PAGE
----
But that important lesson has long since been learnt.

It now looks from the Swedish data as if Covid-19 is all but over in that country.

The 7-day average number of daily cases is now 48% below the peak reached in June, while there has been only a daily average of one death over the past week.

True, there will be some pickup in cases as winter approaches, as has happened in the past four weeks. But, on this point, there is also going to be a lot of scope for huge confusion between ordinary flu cases and Covid since the symptoms are almost the same.

Continue Buying any Market Weakness

From an investment standpoint, this writer views any renewed market setback on second wave concerns as an opportunity to add to cyclical exposure.

This is for two reasons:

  1. First, the base case is that the world is much nearer to the end of the pandemic than the beginning, in line with Farr’s law.
  2. Second, fears of any renewed downturn, which will be reflected in the “risk off” market action, will lead inevitably to further monetary and fiscal stimulus.

On that point, markets have in recent weeks become concerned that another US fiscal package will not be agreed before the 3 November election date because of the Supreme Court issue following the death of Associate Justice Ruth Bader Ginsburg.

Maybe this is the case since the composition of the Supreme Court bench is a Beltway obsession, if not of the electorate at large.

But, in this writer’s view, if market action is bad enough the politicians will still come together quickly.  

The unemployment insurance funds allocated by the executive order signed by Donald Trump on 8 August will be depleted by mid-October creating another “fiscal cliff” in disposable income.

The extra US$300 weekly unemployment payment is now over in at least 19 states.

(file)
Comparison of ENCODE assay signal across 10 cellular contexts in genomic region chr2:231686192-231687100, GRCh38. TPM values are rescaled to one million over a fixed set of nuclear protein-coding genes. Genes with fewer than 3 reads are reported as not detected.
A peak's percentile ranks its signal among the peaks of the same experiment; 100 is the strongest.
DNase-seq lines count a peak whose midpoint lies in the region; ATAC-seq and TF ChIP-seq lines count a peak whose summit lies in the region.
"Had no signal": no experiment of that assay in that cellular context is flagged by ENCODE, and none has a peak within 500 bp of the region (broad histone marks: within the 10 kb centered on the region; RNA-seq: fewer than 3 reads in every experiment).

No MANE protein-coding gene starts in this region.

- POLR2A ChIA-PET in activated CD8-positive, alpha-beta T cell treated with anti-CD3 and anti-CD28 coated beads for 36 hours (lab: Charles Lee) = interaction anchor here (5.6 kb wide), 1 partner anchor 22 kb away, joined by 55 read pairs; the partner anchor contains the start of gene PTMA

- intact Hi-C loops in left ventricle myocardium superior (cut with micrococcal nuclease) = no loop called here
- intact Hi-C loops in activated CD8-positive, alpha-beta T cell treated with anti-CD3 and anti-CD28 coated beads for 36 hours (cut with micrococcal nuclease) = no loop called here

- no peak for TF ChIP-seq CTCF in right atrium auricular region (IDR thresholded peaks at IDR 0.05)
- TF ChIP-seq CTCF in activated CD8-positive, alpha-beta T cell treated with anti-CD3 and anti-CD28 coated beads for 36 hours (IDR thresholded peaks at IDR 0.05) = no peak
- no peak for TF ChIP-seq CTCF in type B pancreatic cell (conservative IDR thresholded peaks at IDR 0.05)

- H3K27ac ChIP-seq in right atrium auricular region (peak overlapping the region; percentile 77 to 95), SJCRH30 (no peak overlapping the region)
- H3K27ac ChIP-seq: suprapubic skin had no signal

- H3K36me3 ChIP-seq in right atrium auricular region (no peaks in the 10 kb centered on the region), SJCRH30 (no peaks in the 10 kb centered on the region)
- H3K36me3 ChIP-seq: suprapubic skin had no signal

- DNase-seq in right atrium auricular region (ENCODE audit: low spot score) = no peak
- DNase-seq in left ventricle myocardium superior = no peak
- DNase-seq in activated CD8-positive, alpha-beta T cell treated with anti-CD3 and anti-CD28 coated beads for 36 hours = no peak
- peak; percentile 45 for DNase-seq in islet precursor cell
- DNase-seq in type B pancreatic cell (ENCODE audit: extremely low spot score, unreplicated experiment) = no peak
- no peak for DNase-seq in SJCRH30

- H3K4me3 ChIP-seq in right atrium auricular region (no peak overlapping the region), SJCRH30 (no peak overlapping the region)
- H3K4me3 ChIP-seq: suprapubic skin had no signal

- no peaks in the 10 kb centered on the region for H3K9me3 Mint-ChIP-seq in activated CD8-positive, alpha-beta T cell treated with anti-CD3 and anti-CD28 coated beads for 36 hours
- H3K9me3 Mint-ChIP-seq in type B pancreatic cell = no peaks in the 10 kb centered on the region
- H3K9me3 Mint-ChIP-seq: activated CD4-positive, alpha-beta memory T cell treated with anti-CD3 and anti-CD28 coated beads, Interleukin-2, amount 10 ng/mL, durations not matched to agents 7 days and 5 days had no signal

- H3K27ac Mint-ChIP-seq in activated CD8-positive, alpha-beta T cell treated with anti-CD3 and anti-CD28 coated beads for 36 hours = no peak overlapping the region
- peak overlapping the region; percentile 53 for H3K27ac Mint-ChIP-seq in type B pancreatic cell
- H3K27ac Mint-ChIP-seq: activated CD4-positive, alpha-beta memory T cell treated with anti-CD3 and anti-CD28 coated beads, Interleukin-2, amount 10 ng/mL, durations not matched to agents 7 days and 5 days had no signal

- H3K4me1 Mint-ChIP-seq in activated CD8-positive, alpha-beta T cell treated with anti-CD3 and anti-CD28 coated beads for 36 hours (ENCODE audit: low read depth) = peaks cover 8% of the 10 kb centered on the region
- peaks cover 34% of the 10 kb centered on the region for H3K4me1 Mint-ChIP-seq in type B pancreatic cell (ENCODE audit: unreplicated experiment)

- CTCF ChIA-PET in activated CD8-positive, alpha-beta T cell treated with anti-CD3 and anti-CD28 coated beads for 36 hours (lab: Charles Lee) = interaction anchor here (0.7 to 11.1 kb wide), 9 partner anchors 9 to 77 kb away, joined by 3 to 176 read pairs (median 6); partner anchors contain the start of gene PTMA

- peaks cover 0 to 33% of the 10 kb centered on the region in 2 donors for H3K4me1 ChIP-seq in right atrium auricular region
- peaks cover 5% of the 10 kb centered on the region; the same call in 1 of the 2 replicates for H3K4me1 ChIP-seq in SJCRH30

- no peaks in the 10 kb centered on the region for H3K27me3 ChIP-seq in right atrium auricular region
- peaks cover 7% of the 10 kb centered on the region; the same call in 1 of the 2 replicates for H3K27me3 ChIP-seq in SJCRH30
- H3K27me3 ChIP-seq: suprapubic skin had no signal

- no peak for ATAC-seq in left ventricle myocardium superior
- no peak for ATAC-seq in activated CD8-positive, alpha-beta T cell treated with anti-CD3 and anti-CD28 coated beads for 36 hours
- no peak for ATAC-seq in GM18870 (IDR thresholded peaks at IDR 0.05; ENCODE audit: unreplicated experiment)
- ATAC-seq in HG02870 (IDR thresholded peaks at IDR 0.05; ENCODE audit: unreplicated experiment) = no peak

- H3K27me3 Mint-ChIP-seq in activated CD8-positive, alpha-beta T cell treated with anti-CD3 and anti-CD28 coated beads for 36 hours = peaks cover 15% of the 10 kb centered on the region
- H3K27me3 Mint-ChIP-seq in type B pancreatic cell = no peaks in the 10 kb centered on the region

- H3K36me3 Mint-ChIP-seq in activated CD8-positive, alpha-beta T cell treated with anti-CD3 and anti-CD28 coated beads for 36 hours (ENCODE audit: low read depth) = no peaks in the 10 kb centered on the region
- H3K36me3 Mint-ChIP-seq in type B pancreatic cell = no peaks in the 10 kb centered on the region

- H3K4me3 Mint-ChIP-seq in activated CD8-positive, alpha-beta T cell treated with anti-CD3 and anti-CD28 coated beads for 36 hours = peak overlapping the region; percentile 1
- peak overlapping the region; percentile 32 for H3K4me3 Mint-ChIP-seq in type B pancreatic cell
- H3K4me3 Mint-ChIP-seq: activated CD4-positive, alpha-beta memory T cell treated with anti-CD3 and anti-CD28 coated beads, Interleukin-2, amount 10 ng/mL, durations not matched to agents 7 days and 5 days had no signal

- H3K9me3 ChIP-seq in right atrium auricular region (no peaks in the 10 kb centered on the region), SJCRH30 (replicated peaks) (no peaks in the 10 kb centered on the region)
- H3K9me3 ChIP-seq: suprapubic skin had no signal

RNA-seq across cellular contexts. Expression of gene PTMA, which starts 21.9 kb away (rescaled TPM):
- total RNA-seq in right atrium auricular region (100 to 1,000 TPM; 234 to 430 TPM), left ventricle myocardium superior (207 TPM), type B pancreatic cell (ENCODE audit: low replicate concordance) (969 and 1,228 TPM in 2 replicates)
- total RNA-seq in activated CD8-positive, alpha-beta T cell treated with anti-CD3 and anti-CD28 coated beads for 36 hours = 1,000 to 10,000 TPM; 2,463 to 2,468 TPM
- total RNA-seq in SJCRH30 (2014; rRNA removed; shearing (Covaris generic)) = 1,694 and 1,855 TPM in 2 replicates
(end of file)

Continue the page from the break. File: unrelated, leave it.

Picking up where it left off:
Meanwhile, the Atlanta Fed’s GDPNow model for the third quarter is showing a 2.5% YoY real GDP decline, based on an annualised 35.2% QoQ growth.

The official data will be announced on 29 October, five days before the election.

The 45th American president can be expected to hype up the quarter-on-quarter number.

US Real GDP Growth and Atlanta Fed’s GDP Now Forecast for 3Q20

Source: US Bureau of Economic Analysis, Federal Reserve Bank of Atlanta

Any such fiscal cliff, if it actually happens, will have Federal Reserve Chairman Jerome Powell rushing to demonstrate his willingness to help.

So while the consensus is not expecting any more Fed action until the December FOMC meeting, once the electoral process is completed and the result hopefully accepted, there is always scope for Fed action inter-meeting if the market action is violent enough.

Remember it is the Fed which follows the markets and not the other way round.

About Author

The views expressed in Chris Wood’s column on Grizzle reflect Chris Wood’s personal opinion only, and they have not been reviewed or endorsed by Jefferies. The information in the column has not been reviewed or verified by Jefferies. None of Jefferies, its affiliates or employees, directors or officers shall have any liability whatsoever in connection with the content published on this website.

The opinions provided in this article are those of the author and do not constitute investment advice. Readers should assume that the author and/or employees of Grizzle hold positions in the company or companies mentioned in the article. For more information, please see our Content Disclaimer.